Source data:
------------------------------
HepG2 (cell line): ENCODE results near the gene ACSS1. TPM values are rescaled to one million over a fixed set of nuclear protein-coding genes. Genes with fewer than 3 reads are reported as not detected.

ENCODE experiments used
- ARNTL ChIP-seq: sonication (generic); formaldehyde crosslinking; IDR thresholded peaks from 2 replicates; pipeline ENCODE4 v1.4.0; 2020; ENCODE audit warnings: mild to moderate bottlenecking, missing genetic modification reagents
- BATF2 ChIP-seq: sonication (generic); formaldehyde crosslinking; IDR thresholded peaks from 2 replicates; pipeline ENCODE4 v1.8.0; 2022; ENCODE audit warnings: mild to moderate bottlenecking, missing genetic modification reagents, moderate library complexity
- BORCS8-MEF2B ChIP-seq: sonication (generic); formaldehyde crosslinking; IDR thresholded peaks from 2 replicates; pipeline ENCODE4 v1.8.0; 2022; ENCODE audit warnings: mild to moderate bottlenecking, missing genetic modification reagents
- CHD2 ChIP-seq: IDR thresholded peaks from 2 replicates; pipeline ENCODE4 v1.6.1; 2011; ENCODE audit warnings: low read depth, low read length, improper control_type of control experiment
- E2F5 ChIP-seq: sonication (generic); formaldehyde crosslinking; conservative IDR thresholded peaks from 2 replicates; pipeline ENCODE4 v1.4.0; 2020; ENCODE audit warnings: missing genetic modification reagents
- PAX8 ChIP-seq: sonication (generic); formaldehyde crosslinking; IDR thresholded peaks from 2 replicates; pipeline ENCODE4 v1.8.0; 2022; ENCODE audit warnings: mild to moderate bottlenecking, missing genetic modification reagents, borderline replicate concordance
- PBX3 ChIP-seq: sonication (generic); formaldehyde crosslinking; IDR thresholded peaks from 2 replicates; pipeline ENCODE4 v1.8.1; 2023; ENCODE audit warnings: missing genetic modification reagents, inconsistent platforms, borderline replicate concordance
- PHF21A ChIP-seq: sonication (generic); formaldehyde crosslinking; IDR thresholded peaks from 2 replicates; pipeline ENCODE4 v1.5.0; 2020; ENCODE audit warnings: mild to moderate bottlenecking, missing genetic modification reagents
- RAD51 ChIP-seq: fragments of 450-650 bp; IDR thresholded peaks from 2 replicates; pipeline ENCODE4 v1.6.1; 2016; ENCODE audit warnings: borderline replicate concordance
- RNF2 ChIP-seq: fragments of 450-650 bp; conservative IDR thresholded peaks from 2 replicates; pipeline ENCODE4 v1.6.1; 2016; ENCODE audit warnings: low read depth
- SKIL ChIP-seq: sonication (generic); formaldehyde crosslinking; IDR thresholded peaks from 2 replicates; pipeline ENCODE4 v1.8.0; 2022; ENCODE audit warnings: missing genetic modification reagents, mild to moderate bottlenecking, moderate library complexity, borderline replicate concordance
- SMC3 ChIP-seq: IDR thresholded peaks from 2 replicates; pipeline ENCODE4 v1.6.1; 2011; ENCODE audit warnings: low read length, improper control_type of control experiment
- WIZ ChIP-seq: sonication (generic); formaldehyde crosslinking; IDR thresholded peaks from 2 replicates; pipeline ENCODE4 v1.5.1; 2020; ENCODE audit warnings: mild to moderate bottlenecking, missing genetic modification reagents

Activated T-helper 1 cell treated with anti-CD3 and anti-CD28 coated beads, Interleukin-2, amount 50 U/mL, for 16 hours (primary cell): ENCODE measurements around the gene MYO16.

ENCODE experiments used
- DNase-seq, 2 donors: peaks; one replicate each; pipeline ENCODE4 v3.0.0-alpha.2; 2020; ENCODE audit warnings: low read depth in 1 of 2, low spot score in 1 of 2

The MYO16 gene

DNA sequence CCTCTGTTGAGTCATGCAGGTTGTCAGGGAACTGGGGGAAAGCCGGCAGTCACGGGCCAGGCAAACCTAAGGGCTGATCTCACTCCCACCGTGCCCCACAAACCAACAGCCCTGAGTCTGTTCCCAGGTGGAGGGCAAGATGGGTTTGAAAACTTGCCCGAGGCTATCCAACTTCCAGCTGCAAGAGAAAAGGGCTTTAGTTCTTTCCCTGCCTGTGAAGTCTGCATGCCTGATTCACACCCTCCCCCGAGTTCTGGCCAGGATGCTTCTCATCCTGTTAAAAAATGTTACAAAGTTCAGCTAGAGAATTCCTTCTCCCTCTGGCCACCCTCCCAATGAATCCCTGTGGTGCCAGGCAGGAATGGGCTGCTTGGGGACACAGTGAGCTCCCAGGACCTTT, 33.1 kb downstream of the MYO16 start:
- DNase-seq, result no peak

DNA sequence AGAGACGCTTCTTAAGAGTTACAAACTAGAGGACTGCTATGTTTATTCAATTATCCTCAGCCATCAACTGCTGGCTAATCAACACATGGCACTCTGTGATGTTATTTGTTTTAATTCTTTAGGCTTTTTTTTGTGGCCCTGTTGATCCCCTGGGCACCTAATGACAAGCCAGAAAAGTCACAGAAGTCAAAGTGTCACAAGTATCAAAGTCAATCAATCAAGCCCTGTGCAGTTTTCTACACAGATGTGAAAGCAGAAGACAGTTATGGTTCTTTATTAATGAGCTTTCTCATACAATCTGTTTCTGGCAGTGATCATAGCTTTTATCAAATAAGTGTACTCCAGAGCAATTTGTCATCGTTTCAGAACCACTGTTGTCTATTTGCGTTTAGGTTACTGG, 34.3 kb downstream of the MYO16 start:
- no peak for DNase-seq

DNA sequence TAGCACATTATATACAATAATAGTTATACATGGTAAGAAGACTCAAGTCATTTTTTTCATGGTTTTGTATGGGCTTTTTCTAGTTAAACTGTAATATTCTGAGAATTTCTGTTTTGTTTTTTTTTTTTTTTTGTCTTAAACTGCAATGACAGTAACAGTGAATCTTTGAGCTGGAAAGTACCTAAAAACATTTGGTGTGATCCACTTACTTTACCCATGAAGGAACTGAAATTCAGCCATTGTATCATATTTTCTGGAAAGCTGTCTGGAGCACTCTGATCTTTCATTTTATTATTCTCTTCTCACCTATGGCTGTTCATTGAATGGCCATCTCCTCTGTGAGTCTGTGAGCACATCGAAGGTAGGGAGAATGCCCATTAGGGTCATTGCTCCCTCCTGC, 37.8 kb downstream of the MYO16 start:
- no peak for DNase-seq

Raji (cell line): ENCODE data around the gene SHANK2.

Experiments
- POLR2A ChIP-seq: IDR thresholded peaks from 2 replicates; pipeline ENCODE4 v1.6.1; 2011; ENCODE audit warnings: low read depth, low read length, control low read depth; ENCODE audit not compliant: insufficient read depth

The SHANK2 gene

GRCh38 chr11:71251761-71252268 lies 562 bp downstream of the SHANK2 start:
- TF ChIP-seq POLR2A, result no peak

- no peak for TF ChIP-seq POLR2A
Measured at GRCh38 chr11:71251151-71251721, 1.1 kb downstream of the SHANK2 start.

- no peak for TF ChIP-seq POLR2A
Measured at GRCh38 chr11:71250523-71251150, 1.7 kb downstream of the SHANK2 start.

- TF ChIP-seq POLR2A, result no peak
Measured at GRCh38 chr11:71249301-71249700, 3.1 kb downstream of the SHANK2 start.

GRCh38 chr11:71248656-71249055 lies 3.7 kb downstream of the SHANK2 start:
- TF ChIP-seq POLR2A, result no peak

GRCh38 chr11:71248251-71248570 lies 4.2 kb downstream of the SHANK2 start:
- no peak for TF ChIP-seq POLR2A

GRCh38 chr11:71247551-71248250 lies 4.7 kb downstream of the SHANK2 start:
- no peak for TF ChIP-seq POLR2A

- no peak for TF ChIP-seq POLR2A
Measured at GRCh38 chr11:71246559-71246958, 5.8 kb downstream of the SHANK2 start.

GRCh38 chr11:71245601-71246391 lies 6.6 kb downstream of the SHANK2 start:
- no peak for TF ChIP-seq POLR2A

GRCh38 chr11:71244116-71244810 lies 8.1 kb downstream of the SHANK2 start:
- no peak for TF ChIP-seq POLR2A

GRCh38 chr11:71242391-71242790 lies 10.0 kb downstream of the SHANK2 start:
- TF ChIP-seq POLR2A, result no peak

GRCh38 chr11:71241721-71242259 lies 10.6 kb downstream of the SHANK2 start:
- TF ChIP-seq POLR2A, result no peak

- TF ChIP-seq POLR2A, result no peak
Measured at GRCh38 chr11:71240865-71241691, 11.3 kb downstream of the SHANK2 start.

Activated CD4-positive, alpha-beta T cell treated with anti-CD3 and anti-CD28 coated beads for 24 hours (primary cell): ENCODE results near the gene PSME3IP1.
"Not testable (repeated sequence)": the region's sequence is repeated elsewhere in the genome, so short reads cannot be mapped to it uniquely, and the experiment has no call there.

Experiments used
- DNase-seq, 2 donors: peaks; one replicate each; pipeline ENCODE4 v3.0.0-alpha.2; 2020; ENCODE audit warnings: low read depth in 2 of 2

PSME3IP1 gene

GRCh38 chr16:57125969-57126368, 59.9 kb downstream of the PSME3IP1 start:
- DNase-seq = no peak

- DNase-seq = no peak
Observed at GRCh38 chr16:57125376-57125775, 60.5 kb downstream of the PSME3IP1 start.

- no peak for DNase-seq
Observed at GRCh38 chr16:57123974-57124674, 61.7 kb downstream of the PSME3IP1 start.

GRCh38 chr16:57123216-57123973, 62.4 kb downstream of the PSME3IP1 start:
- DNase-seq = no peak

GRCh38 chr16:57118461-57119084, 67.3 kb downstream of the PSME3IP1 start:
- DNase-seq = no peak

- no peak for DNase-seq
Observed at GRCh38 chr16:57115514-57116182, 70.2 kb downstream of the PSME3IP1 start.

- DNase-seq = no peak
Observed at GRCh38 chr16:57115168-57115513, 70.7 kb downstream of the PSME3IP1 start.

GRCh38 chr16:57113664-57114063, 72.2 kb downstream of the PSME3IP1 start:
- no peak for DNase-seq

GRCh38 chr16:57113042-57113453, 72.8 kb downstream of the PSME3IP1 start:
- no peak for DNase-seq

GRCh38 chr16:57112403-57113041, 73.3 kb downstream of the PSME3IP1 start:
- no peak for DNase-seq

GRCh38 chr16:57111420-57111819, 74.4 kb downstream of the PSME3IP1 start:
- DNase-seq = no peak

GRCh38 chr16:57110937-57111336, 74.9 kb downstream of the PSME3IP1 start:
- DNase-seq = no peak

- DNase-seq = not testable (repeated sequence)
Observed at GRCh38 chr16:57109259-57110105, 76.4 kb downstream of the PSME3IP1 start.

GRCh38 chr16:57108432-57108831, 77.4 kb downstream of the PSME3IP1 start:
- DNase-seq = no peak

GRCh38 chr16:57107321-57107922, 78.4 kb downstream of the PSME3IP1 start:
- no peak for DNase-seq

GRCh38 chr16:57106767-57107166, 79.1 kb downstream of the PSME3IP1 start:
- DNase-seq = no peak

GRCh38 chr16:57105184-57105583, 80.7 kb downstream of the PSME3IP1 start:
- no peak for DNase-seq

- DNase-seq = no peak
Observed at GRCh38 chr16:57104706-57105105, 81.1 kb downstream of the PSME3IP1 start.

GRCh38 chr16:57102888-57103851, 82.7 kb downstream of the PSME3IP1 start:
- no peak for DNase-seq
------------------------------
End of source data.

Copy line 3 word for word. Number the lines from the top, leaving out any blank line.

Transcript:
- ARNTL ChIP-seq: sonication (generic); formaldehyde crosslinking; IDR thresholded peaks from 2 replicates; pipeline ENCODE4 v1.4.0; 2020; ENCODE audit warnings: mild to moderate bottlenecking, missing genetic modification reagents